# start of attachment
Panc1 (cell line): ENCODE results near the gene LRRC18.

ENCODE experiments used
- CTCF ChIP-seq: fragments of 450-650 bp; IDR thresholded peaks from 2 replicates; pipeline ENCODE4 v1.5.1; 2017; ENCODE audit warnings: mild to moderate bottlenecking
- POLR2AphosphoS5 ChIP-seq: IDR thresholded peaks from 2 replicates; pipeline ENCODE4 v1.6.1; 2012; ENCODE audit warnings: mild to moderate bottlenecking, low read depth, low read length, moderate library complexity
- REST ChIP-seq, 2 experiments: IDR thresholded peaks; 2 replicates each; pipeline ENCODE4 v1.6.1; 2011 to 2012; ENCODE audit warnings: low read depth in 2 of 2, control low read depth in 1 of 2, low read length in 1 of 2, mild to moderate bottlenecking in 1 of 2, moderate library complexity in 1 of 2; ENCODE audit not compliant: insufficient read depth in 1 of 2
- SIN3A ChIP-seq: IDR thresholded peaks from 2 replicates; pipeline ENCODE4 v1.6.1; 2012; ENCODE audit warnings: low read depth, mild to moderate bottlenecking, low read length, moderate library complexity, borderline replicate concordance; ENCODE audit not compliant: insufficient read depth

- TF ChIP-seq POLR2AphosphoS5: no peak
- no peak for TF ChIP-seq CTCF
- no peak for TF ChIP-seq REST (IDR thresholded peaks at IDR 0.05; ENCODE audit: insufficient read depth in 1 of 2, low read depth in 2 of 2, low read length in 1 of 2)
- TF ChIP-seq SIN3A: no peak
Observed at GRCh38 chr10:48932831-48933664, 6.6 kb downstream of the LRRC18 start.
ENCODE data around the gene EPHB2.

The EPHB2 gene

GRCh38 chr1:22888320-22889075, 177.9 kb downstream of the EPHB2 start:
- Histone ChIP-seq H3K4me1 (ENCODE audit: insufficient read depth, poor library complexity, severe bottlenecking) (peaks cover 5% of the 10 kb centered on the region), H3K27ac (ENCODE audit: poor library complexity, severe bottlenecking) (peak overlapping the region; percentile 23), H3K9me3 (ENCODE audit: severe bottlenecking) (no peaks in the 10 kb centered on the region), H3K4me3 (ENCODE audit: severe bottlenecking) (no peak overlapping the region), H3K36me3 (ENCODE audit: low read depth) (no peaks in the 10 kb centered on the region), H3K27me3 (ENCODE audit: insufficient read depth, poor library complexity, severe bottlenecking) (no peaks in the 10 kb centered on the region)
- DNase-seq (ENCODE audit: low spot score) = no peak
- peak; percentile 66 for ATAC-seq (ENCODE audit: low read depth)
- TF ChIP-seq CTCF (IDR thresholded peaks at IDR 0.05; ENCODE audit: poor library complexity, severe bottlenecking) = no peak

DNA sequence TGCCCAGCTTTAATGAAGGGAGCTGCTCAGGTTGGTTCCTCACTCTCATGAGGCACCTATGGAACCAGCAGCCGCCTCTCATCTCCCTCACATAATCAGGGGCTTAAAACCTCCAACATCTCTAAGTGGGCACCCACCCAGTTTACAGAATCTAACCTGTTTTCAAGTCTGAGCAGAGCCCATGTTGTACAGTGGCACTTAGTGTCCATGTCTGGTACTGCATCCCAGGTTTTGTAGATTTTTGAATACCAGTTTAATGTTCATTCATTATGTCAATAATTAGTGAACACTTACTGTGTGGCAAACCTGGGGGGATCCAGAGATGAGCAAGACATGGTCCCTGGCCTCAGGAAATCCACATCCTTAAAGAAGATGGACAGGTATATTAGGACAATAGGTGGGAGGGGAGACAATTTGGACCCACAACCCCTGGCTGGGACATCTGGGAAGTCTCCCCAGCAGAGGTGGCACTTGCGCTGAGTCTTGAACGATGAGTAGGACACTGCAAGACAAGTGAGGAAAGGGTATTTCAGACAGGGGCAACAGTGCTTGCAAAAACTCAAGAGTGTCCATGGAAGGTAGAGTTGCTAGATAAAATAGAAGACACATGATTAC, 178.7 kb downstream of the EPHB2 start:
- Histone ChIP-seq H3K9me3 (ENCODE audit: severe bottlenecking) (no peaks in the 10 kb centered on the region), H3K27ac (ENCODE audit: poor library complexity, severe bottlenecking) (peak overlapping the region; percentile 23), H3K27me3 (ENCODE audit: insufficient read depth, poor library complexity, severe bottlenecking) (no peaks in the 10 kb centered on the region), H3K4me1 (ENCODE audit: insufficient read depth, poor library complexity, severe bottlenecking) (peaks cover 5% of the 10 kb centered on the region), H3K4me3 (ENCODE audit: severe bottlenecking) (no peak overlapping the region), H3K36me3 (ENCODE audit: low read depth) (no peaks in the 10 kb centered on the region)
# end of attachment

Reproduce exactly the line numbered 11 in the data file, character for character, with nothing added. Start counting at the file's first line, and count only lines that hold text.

Observed at GRCh38 chr10:48932831-48933664, 6.6 kb downstream of the LRRC18 start.